What jealousy can teach you

We’re told that jealousy is bad and we should rise above it so people deny or suppress the feeling.

The problem? They are still jealous but now feel guilty and ashamed too and are no closer to understanding why the jealousy emerged or what they can do to manage the discomfort.

But if you really want to know what you value, then jealousy is a merciless guide.

Nothing cuts through the theoretical idea of what you think you value to what you actually value faster. Learning to read it is invaluable.

For example, tell me about a runner who broke the world record for the 100 meters and while I am glad for them I am otherwise unmoved. The same can be said for the Oscar winners, Grand Prix drivers, math geniuses, amazing business people or International Most Fabulous Persons Of All Time.

But mention a 20-year old novelist who has managed to shortcut the tortuous path to publishing and create an immediate best seller and that gets the heart pumping.

Why? Because my path to publishing has been long and at times tortuous. Apart from the published works I have 11 unpublished novels, umpteen plays and short stories in the drawer (of my Mac that is).

That jealousy rails it’s not fair. And it may not be. But that is what it is. The deeper lesson? That I love and value writers and writing. The path out of the jealousy? To write more.

Used in this way jealousy is a map that shows you what your value and how you should spend your time.

You can flip just about any jealous experience on its head this way.

But what about being jealous of possessions? Isn’t that a different ballgame?

No. Even here you can use jealousy to understand why you want what others have and find other ways to get it.

Hypothetical: let’s pretend you’re jealous of a friend’s Porche. Acknowledge it at least to yourself.

What do you think that car means?

Do you think it means s/he:

  • Is more important than you?
  • Has an easier life?
  • Is more deserving?
  • Is lucky?

Rarely are any of these true.

They could have bought it because they think it gives them status or simply because they love the design. They could be rich or on the skin of their teeth from loans. If you think their car says something about your worth then the problem is how you measure your worth.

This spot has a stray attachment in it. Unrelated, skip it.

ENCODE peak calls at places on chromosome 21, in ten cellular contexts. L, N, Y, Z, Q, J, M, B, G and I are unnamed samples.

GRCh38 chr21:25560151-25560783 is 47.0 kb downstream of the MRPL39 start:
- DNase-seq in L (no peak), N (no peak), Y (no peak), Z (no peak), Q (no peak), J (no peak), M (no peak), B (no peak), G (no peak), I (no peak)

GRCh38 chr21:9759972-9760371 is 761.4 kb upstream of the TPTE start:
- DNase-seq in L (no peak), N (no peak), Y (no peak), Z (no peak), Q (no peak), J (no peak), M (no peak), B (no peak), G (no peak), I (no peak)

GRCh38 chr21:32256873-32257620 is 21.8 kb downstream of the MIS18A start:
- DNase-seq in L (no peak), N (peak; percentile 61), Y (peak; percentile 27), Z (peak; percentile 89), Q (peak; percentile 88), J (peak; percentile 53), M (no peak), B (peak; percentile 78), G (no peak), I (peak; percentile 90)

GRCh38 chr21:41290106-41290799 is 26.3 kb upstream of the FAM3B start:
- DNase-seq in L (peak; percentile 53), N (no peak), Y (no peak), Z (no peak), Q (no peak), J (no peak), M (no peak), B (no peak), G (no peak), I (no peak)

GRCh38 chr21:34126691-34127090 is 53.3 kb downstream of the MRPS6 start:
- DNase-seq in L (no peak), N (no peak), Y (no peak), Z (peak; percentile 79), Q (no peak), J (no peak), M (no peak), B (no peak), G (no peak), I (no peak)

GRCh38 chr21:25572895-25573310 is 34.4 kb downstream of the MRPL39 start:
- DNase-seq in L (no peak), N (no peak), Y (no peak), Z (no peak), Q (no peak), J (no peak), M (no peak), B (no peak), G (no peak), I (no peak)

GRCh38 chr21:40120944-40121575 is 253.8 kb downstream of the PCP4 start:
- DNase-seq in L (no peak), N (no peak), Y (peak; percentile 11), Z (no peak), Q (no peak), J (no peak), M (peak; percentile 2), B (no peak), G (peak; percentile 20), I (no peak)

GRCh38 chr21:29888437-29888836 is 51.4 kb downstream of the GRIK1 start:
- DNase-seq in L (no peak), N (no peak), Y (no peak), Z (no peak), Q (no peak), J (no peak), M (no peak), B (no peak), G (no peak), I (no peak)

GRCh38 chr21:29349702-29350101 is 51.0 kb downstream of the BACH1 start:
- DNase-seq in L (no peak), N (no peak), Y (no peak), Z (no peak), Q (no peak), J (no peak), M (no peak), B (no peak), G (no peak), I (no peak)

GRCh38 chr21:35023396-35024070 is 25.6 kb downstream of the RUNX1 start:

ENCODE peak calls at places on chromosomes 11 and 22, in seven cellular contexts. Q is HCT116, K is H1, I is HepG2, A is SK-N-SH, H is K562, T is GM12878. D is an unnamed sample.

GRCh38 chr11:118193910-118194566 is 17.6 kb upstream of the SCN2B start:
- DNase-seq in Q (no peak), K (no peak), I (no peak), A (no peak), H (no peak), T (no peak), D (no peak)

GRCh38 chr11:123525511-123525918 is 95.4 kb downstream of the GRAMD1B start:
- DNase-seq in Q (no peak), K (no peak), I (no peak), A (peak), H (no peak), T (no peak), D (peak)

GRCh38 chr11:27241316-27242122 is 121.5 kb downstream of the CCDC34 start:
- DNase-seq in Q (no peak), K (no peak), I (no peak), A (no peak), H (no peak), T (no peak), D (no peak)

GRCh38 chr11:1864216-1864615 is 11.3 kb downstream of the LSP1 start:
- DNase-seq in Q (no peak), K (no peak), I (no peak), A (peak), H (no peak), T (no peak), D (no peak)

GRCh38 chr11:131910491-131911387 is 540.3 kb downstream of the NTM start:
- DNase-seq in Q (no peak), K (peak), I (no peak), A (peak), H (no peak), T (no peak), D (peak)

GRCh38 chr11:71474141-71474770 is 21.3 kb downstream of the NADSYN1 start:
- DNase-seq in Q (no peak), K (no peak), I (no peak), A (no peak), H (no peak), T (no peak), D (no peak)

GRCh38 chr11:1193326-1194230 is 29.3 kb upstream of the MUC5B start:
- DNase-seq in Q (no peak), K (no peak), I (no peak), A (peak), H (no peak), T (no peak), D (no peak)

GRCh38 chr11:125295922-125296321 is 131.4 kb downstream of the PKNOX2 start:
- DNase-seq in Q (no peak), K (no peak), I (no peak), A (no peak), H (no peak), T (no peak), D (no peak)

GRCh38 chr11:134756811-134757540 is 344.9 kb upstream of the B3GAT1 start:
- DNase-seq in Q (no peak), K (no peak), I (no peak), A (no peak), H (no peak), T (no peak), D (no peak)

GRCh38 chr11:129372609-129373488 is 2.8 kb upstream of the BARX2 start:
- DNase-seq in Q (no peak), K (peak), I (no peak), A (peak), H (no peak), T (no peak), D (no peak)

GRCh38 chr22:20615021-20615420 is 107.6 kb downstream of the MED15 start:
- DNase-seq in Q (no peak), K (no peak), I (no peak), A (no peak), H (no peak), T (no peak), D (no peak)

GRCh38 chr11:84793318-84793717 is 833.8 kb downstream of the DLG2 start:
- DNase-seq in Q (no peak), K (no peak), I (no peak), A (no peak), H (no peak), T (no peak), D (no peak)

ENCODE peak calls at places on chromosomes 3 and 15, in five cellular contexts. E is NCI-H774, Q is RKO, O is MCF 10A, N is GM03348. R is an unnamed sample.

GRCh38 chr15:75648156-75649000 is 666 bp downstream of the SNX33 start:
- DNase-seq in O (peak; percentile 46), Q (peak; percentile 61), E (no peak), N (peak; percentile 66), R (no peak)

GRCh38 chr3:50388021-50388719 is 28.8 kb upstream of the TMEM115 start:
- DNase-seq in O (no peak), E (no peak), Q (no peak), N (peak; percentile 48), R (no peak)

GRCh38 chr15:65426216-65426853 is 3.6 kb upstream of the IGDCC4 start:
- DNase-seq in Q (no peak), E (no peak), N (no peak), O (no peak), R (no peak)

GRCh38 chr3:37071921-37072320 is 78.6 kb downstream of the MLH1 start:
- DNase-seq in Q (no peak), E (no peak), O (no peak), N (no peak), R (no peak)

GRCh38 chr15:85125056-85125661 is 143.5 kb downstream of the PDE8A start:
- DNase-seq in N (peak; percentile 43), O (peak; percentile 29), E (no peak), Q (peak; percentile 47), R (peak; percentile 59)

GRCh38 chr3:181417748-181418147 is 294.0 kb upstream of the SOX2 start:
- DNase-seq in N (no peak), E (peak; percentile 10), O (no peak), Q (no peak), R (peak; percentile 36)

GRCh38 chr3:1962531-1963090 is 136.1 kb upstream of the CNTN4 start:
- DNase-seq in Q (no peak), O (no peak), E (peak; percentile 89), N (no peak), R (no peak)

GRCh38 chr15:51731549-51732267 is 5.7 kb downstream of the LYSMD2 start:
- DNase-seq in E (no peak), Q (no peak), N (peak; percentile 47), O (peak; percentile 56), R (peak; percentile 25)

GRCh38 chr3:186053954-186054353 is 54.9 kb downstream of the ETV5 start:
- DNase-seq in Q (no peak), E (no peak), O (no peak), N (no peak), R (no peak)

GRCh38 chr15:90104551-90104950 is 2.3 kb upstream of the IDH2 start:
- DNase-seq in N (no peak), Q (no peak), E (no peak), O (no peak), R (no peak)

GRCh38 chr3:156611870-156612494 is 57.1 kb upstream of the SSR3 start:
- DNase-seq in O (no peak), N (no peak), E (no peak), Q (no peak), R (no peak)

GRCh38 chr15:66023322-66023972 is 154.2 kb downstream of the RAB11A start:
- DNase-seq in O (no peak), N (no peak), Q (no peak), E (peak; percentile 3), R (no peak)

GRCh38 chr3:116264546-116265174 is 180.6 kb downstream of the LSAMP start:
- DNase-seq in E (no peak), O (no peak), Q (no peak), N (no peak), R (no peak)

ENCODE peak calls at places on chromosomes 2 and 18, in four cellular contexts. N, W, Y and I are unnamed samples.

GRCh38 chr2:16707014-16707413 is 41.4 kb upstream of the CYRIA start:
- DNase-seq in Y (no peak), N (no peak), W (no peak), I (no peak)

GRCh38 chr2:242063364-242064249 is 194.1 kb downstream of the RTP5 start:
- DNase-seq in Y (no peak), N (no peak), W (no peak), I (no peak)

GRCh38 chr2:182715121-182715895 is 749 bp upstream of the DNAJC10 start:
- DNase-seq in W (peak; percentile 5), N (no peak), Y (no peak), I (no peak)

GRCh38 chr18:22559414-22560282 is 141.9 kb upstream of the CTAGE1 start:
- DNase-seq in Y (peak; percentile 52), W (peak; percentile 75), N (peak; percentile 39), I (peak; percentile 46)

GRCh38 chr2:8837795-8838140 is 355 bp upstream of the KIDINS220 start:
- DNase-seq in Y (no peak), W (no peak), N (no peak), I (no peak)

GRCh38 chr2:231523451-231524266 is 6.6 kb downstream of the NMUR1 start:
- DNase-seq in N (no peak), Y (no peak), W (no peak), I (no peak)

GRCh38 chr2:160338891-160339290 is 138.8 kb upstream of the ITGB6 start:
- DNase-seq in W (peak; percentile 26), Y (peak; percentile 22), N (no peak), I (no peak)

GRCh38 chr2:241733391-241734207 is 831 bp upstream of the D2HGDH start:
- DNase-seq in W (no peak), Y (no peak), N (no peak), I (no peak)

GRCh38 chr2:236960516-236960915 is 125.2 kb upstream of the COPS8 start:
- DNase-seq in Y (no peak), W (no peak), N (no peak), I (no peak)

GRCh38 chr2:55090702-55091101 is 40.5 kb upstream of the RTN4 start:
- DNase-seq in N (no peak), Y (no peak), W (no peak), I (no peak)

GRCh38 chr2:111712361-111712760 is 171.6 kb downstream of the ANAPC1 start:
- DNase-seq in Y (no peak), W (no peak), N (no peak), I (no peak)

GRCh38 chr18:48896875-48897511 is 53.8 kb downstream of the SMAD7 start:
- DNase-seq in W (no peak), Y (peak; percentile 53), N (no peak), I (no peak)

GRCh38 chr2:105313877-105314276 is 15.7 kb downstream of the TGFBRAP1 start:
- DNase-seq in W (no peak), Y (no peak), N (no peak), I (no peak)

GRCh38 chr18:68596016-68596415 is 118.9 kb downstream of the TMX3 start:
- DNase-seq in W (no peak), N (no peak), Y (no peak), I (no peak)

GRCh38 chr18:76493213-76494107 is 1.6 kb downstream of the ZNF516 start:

We often correlate worth with possessions but it’s a false correlation as many wealthy people will tell you.

What do you think having a Porche would give you specifically?

Do you think you would feel more valued? If so then ask yourself what else you can do to make you feel valued?

Sometimes it can be as small as buying yourself fresh flowers or blueberries for your morning porridge.

Consider too how much you value others.

Do you take the time to understand what’s important for them? Listen? Show in real terms (not theory) how much they mean to you? Make a list of how you can show others you value them and work through it. That will do more to make you feel good than just about anything else.

Let’s face it, the inequitable distribution of wealth is not going to change any time soon. It’s good to have financial goals but it’s pointless to think that being wealthy will make you worthy or feel worthy.

A final observation – you may not care when a stranger you don’t know wins lotto but be upset by a friend’s good fortune even if you don’t aspire to their form of success. We tend to value ourselves relative to others and the closer to home the experience, the more real it feels. Wish them well.

Be your own person. Learn to live relative to your values. When you feel jealous instead of suppressing it or acting out use it to identify what you value, what you would like and why. Then actively try to bring that into your life in other ways.

 

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